Even though these wo­men and fam­il­ies con­trib­ute to the sys­tem, Ad­ri­anna and wo­men like her are forced to live in fear and pain be­cause they lack health cov­er­age — mean­ing one ac­ci­dent or ill­ness could threaten their fam­ily’s eco­nom­ic and emo­tion­al se­cur­ity. This can’t be good for these fam­il­ies or their com­munit­ies.

The ad­min­is­tra­tion’s pro­pos­al is par­tic­u­larly egre­gious be­cause im­mig­rant wo­men dis­pro­por­tion­ately suf­fer from al­most en­tirely pre­vent­able and treat­able health con­di­tions like cer­vical can­cer. Most cer­vical can­cers are caused by a vir­us for which vac­cines have been de­veloped and early de­tec­tion tests and tools are well es­tab­lished. Yet even as cer­vical can­cer in­cid­ence and mor­tal­ity rates have de­clined for U.S.-born wo­men, they’ve ris­en for im­mig­rant wo­men. Lack of af­ford­able health in­sur­ance cov­er­age and already lim­ited ac­cess to pub­licly-fin­anced health ser­vices dir­ectly con­trib­utes to im­mig­rant wo­men’s el­ev­ated death rates from this dis­ease.

Even worse, be­cause im­mig­rant wo­men like Ad­ri­anna are the back­bones of their fam­il­ies and com­munit­ies, when they suf­fer, their en­tire fam­il­ies join them.

Pres­id­ent Obama has done much for the health of Lat­i­nas and our fam­il­ies by ad­van­cing the Af­ford­able Care Act and pro­tect­ing ac­cess to con­tra­cep­tion. I hope that Con­gress con­tin­ues this work by not mak­ing ac­cess to health care more dif­fi­cult for mil­lions of fam­il­ies.

Ima­gine if your chil­dren had to watch you go to work, in pain, every day for a en­tirely treat­able con­di­tion, simply be­cause you’re barred from ac­cess­ing pub­licly-fin­anced or sub­sid­ized health care. Even worse, ima­gine your chil­dren fear­ing you might die from an un­dia­gnosed con­di­tion be­cause you have no health in­sur­ance and can’t af­ford dia­gnos­is or treat­ment. This is a real­ity for many im­mig­rant fam­il­ies.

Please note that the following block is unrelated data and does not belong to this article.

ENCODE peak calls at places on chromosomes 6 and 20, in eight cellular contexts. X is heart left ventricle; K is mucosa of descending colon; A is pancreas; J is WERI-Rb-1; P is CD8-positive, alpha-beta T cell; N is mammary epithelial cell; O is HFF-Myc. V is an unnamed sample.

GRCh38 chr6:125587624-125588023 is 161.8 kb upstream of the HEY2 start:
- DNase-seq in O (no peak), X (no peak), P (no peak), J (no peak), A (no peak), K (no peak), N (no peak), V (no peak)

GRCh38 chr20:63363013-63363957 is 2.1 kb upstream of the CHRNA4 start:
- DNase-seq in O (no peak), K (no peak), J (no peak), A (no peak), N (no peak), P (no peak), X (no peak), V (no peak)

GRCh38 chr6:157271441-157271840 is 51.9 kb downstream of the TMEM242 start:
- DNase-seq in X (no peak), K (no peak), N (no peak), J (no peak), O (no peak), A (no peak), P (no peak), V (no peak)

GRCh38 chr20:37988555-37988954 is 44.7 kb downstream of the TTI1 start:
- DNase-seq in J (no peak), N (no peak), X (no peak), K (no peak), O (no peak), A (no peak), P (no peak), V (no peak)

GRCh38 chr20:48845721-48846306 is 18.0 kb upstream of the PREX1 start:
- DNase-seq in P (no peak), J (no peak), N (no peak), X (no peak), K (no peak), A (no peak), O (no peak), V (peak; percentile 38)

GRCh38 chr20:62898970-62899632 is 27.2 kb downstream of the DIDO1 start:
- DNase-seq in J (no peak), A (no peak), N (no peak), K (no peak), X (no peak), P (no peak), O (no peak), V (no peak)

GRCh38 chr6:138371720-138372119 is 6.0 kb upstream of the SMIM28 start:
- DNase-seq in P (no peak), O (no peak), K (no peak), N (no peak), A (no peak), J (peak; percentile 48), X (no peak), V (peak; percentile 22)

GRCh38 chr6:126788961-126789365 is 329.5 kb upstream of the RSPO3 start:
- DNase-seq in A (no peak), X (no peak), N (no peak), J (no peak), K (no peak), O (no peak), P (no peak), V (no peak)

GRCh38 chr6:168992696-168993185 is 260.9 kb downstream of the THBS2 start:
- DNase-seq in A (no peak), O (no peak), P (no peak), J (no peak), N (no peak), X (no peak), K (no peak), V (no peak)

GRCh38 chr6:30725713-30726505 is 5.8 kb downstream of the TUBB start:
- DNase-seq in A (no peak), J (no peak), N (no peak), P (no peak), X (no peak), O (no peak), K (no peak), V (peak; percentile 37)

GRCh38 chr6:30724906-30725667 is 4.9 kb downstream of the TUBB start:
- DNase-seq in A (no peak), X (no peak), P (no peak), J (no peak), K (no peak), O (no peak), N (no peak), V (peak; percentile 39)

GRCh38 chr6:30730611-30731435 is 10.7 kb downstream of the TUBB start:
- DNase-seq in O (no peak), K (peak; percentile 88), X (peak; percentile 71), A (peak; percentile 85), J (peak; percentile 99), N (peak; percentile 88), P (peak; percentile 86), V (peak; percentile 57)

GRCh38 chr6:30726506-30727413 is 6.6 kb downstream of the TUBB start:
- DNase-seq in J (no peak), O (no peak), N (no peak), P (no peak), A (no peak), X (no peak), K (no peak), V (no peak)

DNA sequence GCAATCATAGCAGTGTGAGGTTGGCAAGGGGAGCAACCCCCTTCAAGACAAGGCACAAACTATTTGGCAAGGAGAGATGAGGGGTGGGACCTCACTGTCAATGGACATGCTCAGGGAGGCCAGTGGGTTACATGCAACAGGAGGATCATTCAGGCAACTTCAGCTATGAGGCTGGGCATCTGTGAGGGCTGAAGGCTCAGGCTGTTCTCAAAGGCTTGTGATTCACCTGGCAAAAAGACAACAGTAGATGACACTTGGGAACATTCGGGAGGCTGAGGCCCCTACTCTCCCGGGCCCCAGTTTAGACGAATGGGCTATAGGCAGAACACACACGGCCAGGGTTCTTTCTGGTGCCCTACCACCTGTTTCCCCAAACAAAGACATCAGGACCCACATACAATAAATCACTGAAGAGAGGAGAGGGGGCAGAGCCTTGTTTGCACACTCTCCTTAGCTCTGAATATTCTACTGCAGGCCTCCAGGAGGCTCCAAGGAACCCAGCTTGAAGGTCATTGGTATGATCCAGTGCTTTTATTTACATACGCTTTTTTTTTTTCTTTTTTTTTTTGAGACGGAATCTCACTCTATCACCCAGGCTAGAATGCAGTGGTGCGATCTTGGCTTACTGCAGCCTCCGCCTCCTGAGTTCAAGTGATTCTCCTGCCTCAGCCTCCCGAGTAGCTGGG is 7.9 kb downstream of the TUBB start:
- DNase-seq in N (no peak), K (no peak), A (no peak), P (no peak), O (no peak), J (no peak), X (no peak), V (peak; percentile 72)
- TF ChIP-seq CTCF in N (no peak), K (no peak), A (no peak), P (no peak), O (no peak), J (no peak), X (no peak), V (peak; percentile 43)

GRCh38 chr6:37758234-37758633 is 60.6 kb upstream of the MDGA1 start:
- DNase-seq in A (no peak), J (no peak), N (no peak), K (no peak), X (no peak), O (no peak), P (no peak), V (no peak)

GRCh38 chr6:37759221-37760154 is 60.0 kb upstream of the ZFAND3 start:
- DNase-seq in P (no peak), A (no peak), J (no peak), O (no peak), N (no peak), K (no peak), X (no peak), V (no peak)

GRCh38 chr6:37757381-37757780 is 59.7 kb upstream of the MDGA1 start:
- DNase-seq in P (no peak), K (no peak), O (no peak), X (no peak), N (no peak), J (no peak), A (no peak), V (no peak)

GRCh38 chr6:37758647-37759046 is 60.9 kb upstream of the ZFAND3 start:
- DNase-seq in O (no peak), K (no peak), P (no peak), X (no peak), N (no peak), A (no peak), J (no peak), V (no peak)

Con­trary to what many le­gis­lat­ors ap­par­ently be­lieve, elim­in­at­ing ac­cess to health care doesn’t cause the need for it to evap­or­ate. It simply pre­vents im­mig­rants from ac­cess­ing pre­vent­ive care or forces them to delay treat­ment — in­creas­ing med­ic­al costs, suf­fer­ing, and strain on the na­tion’s un­der-re­sourced and costly emer­gency ser­vices.

Between 2002 and 2009, im­mig­rants con­trib­uted $115 bil­lion more to the Medi­care Trust Fund than they took out. Find­ings from the Gov­ern­ment Ac­count­ab­il­ity Of­fice echoed the be­ne­fits of keep­ing im­mig­rants on Medi­care. They found that those who pre­vi­ously had con­tinu­ous in­sur­ance through Medi­care had lower total health­care spend­ing. So why are we try­ing to make it more dif­fi­cult for them to ac­cess care?

Poll after poll also shows that Amer­ic­ans want our coun­try mov­ing for­ward on im­mig­ra­tion re­form — not back­ward.

The solu­tion is clear: End ex­ist­ing harm­ful re­stric­tions that ex­clude eli­gible im­mig­rants from the health care they need and don’t com­pound the prob­lem by back­ing this as­pect of the ad­min­is­tra­tion’s plan. This will al­low im­mig­rants — doc­u­mented and un­doc­u­mented — to par­ti­cip­ate in the pro­grams in­to which they are pay­ing. Fed­er­al law calls on both the House and Sen­ate to act on a non-bind­ing res­ol­u­tion to set the frame­work for next year’s budget by April 15, a dead­line rarely met. However, I urge Con­gress to make health care more ac­cess­ible for im­mig­rants, not less. That will be­ne­fit us all.

Jes­sica González-Ro­jas is the ex­ec­ut­ive dir­ect­or of the Na­tion­al Lat­ina In­sti­tute for Re­pro­duct­ive Health

HAVE AN OPIN­ION ON POLICY AND CHAN­GING DEMO­GRAPH­ICS?

The Next Amer­ica wel­comes op-ed pieces that ex­plore the polit­ic­al, eco­nom­ic and so­cial im­pacts of the pro­found ra­cial and cul­tur­al changes fa­cing our na­tion, par­tic­u­larly rel­ev­ant to edu­ca­tion, eco­nomy, the work­force and health. Email Jan­ell Ross at jross@na­tion­al­journ­al.com. Please fol­low us on Twit­ter and Face­book.